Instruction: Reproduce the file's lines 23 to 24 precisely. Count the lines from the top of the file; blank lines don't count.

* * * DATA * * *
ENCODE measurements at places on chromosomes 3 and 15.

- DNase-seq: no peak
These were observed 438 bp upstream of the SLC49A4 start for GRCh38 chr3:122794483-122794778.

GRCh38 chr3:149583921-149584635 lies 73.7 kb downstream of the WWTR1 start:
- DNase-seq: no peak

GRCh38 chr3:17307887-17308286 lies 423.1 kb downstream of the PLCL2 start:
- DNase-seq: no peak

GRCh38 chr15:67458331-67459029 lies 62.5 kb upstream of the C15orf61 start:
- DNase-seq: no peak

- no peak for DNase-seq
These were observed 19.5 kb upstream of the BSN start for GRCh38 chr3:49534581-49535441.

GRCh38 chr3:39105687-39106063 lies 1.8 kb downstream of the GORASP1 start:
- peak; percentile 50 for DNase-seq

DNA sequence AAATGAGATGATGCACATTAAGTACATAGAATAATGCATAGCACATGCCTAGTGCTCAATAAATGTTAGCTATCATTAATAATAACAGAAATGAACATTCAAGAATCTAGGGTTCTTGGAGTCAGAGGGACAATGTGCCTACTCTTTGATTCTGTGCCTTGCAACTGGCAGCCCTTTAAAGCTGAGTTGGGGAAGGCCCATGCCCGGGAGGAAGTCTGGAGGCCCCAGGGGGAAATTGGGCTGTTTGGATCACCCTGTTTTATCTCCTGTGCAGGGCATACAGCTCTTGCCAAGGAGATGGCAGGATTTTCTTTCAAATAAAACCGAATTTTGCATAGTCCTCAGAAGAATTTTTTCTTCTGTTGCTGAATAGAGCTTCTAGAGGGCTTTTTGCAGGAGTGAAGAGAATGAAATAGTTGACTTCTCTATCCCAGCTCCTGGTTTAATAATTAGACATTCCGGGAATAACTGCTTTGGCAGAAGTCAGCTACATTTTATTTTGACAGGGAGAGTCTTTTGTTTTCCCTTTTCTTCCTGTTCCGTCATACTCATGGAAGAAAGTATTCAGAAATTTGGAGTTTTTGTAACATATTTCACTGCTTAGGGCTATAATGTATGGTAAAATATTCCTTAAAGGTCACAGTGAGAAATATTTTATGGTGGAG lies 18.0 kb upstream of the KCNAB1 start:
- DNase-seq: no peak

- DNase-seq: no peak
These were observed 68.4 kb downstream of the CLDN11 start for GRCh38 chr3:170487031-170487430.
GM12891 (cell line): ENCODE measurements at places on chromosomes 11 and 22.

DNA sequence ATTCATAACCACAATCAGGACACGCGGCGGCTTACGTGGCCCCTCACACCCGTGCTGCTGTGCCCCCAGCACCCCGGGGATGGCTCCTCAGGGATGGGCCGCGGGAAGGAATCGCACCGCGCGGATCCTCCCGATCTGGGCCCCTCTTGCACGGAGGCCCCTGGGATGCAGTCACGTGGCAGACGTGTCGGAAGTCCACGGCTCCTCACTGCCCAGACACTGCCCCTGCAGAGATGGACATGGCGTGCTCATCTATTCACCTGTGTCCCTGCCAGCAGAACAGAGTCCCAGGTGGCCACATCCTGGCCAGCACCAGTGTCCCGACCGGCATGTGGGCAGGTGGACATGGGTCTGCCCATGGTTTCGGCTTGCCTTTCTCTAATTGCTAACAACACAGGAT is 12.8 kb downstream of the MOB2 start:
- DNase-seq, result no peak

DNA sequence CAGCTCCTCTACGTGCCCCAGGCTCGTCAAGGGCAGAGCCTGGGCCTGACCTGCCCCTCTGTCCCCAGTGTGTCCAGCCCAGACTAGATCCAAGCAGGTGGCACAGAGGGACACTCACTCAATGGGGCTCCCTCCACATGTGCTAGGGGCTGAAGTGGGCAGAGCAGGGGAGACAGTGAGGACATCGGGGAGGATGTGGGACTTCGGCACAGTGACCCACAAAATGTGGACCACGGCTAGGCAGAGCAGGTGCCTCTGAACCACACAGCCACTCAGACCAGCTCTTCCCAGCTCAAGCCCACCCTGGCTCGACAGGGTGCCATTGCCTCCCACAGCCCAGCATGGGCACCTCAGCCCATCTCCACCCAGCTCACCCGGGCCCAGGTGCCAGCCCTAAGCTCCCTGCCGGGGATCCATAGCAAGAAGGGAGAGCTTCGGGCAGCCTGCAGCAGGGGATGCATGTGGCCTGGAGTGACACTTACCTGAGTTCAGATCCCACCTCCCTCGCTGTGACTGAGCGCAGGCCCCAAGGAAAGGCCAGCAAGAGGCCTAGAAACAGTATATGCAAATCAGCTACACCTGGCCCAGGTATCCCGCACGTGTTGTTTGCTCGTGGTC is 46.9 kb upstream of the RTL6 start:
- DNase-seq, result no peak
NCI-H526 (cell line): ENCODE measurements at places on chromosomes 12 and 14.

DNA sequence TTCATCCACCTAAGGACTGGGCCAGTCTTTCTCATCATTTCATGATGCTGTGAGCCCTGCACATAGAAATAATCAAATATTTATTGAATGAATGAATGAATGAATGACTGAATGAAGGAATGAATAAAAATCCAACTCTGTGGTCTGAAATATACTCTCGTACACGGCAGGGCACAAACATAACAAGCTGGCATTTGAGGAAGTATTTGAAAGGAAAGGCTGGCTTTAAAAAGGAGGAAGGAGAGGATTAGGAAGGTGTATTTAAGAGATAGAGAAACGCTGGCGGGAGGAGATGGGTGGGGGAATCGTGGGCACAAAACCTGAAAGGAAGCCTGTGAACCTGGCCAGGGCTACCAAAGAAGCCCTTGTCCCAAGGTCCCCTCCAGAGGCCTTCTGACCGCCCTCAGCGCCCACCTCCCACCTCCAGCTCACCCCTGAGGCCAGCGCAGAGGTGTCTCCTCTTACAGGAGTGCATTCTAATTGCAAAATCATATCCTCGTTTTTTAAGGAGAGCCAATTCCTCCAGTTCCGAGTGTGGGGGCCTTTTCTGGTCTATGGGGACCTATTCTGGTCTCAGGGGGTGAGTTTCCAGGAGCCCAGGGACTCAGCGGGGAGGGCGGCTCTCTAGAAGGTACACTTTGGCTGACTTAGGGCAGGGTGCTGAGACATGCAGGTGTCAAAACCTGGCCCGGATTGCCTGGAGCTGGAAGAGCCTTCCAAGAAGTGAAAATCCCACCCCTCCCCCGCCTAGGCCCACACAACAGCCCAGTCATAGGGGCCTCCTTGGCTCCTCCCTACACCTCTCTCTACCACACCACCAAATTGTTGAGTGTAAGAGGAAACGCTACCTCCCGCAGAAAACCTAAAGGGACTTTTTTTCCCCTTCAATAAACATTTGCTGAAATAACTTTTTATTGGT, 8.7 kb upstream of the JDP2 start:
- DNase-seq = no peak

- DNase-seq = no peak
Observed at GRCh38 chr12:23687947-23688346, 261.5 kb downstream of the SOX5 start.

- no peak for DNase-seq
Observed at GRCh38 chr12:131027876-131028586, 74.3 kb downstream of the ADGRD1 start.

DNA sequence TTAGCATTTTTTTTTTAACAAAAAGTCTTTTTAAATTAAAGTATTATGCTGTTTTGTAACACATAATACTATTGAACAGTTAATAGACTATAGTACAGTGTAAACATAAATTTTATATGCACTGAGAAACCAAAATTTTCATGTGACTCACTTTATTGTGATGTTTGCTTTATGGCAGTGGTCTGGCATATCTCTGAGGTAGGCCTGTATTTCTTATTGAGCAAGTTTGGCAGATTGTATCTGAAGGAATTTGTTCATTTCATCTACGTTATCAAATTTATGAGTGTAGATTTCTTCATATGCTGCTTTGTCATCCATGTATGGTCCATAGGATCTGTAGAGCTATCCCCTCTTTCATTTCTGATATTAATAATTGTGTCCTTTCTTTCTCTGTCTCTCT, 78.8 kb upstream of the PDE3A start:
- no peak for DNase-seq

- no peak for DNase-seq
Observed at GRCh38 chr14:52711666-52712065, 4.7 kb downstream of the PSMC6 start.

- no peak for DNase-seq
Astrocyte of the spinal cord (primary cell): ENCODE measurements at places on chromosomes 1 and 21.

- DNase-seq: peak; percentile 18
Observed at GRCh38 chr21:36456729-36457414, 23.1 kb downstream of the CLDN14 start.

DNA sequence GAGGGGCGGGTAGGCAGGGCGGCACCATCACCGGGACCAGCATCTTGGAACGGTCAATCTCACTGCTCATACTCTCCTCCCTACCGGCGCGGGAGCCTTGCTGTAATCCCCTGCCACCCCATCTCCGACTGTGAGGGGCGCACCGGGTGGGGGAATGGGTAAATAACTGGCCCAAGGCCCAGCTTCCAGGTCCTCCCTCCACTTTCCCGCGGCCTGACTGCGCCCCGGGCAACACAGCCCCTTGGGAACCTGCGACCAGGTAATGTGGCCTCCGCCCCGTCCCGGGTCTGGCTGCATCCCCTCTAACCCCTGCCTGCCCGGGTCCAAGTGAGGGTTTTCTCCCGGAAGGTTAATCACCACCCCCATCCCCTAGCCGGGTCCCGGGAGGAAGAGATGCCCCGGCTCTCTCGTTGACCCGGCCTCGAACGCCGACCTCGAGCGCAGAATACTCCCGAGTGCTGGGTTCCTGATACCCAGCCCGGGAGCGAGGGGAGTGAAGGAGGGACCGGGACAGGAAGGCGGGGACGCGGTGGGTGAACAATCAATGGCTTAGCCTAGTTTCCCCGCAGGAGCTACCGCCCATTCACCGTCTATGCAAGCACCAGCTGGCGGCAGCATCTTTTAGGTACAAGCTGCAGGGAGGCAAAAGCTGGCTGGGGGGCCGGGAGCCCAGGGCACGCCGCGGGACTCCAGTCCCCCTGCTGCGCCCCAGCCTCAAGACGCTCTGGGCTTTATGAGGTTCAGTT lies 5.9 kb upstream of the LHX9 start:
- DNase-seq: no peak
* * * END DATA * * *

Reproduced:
NCI-H526 (cell line): ENCODE measurements at places on chromosomes 12 and 14.

DNA sequence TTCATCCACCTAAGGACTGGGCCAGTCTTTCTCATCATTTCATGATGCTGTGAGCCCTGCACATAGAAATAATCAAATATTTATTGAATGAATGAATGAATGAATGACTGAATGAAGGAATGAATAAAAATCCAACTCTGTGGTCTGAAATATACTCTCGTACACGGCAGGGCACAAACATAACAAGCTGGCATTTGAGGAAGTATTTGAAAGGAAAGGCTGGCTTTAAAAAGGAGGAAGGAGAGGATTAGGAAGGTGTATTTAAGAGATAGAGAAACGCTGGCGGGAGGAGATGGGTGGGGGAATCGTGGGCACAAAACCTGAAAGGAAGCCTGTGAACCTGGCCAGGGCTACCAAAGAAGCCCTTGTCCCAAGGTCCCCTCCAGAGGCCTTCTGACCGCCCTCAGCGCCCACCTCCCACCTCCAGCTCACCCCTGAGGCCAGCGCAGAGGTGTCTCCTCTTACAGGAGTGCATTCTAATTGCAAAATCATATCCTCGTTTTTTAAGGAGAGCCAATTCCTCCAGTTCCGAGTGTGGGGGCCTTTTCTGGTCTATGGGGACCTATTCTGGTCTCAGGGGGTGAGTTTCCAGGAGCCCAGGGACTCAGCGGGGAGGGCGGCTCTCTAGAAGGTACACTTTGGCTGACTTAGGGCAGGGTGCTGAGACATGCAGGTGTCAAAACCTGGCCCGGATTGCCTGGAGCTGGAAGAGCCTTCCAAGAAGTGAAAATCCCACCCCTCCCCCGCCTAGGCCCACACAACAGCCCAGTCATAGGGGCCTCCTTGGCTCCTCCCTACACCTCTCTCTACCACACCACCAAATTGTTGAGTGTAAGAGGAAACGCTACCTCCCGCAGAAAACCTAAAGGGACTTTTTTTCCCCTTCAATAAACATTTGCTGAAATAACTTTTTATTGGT, 8.7 kb upstream of the JDP2 start: